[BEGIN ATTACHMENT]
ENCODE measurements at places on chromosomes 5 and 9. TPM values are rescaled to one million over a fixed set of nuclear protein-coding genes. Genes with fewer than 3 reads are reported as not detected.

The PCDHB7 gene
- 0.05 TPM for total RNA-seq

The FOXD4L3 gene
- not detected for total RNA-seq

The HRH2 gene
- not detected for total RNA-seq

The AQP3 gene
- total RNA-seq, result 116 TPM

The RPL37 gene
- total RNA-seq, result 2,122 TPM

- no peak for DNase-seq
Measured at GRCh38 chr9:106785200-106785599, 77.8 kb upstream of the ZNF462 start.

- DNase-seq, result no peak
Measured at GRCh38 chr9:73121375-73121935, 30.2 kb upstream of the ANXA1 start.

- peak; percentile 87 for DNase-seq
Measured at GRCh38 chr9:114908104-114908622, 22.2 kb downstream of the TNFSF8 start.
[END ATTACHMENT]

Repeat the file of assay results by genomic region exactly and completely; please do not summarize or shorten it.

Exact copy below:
ENCODE measurements at places on chromosomes 5 and 9. TPM values are rescaled to one million over a fixed set of nuclear protein-coding genes. Genes with fewer than 3 reads are reported as not detected.

The PCDHB7 gene
- 0.05 TPM for total RNA-seq

The FOXD4L3 gene
- not detected for total RNA-seq

The HRH2 gene
- not detected for total RNA-seq

The AQP3 gene
- total RNA-seq, result 116 TPM

The RPL37 gene
- total RNA-seq, result 2,122 TPM

- no peak for DNase-seq
Measured at GRCh38 chr9:106785200-106785599, 77.8 kb upstream of the ZNF462 start.

- DNase-seq, result no peak
Measured at GRCh38 chr9:73121375-73121935, 30.2 kb upstream of the ANXA1 start.

- peak; percentile 87 for DNase-seq
Measured at GRCh38 chr9:114908104-114908622, 22.2 kb downstream of the TNFSF8 start.